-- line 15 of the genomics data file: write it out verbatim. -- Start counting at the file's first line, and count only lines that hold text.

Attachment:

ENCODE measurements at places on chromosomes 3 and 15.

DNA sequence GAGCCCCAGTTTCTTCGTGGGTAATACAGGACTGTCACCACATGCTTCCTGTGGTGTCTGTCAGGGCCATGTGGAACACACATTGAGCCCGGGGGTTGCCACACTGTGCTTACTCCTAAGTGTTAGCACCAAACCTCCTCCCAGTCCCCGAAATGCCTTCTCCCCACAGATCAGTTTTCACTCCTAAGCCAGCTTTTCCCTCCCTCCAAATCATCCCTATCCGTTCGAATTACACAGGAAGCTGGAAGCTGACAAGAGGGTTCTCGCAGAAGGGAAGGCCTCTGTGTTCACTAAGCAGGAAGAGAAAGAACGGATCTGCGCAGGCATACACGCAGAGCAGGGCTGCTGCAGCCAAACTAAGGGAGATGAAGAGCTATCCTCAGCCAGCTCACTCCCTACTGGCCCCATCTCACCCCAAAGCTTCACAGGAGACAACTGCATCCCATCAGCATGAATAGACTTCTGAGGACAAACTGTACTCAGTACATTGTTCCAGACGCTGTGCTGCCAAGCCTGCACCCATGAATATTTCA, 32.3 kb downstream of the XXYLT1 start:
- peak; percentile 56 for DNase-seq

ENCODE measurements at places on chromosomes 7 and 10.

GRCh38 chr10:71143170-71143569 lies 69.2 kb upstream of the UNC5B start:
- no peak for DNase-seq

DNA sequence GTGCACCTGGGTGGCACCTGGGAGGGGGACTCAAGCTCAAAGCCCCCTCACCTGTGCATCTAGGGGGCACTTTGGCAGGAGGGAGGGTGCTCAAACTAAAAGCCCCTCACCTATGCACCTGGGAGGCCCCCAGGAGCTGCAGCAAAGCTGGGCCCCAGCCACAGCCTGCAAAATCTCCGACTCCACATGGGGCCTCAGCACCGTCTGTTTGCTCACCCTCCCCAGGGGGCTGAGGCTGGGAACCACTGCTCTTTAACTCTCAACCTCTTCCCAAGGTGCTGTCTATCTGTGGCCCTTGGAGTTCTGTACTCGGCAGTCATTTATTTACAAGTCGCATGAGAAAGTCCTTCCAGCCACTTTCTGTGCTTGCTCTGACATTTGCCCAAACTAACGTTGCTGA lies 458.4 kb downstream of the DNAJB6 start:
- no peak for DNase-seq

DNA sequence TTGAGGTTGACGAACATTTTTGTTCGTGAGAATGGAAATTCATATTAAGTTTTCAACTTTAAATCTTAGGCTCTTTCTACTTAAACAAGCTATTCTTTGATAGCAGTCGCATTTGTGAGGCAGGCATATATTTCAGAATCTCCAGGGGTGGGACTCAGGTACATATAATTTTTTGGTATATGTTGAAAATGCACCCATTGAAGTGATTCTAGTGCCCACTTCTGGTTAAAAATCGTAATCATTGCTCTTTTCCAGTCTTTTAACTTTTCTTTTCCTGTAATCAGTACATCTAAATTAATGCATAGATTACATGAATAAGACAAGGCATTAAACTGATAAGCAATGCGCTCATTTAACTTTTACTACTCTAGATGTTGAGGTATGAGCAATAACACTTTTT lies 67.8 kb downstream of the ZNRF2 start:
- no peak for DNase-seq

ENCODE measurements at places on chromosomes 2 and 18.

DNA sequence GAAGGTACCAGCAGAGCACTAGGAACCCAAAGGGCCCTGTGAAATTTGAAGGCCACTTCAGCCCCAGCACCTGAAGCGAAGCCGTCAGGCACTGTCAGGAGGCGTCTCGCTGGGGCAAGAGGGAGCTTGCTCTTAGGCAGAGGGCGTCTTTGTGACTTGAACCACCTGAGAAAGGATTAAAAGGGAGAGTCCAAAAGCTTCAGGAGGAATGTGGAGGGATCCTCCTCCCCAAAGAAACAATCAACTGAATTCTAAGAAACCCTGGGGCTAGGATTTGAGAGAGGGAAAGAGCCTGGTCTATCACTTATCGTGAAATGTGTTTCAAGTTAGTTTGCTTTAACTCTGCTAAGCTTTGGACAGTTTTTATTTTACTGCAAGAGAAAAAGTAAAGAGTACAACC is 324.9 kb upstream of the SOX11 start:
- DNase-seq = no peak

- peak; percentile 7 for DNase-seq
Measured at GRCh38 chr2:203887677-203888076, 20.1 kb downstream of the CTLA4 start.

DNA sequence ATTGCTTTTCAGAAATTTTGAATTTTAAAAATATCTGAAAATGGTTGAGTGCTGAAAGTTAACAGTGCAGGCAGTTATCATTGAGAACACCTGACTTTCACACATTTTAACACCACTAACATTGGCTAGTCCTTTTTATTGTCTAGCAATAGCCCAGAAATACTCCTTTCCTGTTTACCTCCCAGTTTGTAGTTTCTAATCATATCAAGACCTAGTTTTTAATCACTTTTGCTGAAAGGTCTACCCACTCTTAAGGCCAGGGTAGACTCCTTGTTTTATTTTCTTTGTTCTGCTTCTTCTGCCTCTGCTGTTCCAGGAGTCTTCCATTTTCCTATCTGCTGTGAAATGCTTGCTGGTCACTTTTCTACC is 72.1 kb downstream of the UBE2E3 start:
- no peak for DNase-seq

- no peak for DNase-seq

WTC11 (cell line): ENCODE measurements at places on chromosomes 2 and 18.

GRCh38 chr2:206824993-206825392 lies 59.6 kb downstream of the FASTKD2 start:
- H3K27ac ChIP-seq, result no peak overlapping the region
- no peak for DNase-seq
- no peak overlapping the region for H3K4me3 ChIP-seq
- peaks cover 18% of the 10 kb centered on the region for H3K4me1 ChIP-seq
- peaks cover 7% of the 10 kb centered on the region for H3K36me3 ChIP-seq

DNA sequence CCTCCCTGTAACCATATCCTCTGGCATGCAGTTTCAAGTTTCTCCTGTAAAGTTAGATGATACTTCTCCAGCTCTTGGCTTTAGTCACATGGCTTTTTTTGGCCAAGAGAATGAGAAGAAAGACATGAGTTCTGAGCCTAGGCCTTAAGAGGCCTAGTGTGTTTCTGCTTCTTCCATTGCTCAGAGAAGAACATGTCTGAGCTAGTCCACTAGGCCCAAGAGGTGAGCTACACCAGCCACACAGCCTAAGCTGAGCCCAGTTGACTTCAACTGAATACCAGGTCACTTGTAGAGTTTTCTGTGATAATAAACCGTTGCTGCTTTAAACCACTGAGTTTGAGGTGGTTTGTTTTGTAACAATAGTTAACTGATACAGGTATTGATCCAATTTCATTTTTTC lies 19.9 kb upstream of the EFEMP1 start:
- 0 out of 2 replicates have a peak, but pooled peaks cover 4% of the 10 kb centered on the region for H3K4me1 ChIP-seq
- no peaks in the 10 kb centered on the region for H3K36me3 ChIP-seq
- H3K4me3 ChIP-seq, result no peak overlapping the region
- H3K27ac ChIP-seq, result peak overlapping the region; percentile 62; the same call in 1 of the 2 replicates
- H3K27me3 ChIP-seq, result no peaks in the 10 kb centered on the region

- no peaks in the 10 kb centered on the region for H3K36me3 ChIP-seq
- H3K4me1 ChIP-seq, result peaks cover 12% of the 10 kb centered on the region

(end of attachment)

Measured at GRCh38 chr2:203887677-203888076, 20.1 kb downstream of the CTLA4 start.